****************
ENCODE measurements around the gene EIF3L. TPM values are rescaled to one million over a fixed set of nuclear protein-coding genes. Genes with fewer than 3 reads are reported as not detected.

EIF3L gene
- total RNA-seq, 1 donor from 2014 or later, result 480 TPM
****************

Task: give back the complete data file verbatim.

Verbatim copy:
ENCODE measurements around the gene EIF3L. TPM values are rescaled to one million over a fixed set of nuclear protein-coding genes. Genes with fewer than 3 reads are reported as not detected.

EIF3L gene
- total RNA-seq, 1 donor from 2014 or later, result 480 TPM